Sliding Doors vs. French Doors
A quality vinyl or fiberglass sliding door set with a screen will run $400 or more depending on size, frame choice, and hardware options. French doors are typically available in fiberglass or steel with fiberglass the most expensive. A quality set of single slab French doors start at $800.
Sliding doors place the entire weight of the moving door panel on a track, presumably reducing the effort needed to open or close them. However, debris can get caught in the tracks making sliding doors heavy and difficult to move. French doors are generally lighter than sliding glass doors, and they are easy to operate because of the manner in which they open independently on swinging hinges.
Because they are usually twice as wide as standard entry doors, most assume that sliding doors feature larger openings. However, a 6’ wide sliding door can provide a maximum opening of 3’, while most same sized French doors allow nearly the entire 6’. French doors require more space to operate but allow for easier movement of furniture and guests between spaces.
Space Utilization and Views
Because sliding doors slide along a parallel track instead of opening on a hinge they require little space to open. This makes them ideal for areas near entrances or patios, or structures where space is a commodity. Much like mirrors, sliding glass doors create the optical illusion of space in a room.
Whether installed to swing in or out, French doors require clearance and are therefore catered to areas with free space around doorways. French doors usually feature muntins and panels that can restrict views, whereas sliders offer unobstructed views.
While there are many aesthetic enhancements available for sliding doors, French doors are considered more elegant and visually appealing. French doors are typically catered to traditional structures, but they are suitable for many architectural styles because of their sleeker designs and glass-dominant options.
By virtue of the fact that they’re usually constructed almost entirely of glass, sliding doors generally transmit more light than French doors. This light and heat transfer can contribute to effective daylighting schemes and add a passive approach to energy-efficient HVAC. While most French doors feature muntins (support strip between two panes of glass) and panels that interfere with light transfer, there are options available with fewer obstructions to allow greater light transmission.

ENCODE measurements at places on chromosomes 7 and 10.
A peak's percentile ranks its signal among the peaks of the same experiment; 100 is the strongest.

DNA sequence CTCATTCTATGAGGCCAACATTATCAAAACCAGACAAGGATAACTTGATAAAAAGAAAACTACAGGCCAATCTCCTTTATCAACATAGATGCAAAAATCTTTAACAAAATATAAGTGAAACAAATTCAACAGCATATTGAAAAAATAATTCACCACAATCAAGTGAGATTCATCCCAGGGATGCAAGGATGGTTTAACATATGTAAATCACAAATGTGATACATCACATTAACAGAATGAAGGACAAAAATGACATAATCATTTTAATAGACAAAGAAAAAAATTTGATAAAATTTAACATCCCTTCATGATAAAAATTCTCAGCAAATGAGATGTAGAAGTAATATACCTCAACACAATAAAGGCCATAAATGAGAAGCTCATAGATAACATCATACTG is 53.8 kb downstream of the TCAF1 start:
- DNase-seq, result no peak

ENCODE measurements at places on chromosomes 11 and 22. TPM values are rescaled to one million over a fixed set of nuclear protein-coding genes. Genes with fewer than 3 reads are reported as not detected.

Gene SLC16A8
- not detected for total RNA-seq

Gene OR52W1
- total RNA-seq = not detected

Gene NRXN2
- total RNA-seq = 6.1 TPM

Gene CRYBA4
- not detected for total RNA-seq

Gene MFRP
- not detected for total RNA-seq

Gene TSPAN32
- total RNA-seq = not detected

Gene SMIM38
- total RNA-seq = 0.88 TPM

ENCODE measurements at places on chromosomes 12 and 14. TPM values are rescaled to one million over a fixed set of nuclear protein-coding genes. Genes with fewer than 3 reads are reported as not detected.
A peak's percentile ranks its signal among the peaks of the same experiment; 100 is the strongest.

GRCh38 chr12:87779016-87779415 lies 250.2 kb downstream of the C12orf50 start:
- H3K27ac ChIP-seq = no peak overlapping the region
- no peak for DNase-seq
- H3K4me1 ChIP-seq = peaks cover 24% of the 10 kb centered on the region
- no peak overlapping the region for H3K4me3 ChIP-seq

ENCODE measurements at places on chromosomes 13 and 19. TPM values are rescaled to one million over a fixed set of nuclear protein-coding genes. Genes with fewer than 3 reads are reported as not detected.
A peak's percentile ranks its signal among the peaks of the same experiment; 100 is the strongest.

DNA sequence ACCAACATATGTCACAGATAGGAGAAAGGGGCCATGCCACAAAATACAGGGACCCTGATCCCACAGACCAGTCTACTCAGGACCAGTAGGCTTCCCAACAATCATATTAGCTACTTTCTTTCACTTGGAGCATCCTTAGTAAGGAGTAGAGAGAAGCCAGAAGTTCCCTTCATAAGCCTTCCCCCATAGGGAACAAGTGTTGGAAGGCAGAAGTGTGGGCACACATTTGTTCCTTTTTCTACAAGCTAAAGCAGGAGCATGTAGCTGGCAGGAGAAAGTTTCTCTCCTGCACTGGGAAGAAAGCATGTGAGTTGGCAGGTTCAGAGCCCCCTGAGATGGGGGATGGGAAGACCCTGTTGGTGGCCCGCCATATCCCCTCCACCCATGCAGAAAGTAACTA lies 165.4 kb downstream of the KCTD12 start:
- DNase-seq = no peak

Ventilation: Sliding Doors vs. French Doors
Sliding doors open to about half their total width to allow varying amounts of airflow, and almost all are built with a screen track and sliding screen. French doors are available either frame-hinged, which open completely, or center-hinged, where only one panel is operable. Center-hinged units typically come with a screen track and screen that slides in front of the open operable panel. Frame-hinged French doors can provide access to more ventilation from the same size opening; however, a second set of swinging screen doors must be installed on the outside of them, adding additional cost to the project.
Sliding doors overlap the frame to create a tight seal when closed. They often employ interlocking frames and deep insulated pockets to prevent air infiltration and have long been considered more energy efficient than French doors.
French doors close in the center or against the frame with no overlap creating an opportunity for air infiltration. Extreme wind can also cause French doors to bow, allowing additional air leakage. High quality French doors are now available with weatherstripping that seals tighter than older metal-on-metal sliding doors. Both sliding and French doors are available with high-efficiency low-E glass with argon gas filling, but sliding door units are typically built with thicker and higher efficiency glass packs.
Safety and Security
Most sliding doors have a single “pull up and push down” locking mechanism and can be pried open from the outside with common tools. The best-built units employ in-track blocks and secondary to eliminate this weakness. Sliding doors can also be mistaken for being open if one isn’t looking carefully.
French doors as obvious “doors” are less prone to unwanted bumps or access attempts. Those built with exterior hinges feature a non-removable pin preventing removal from the outside. Most French doors also have a double cylinder deadbolt-lock that will require a key to open, even if the glass is broken.
Both sliding doors and French doors provide benefits to owners and occupants. Recent manufacturing advances in both set them nearly equal in their ability to provide comfort, security and energy savings, making this decision primarily dependent on space utilization, aesthetic preference and cost.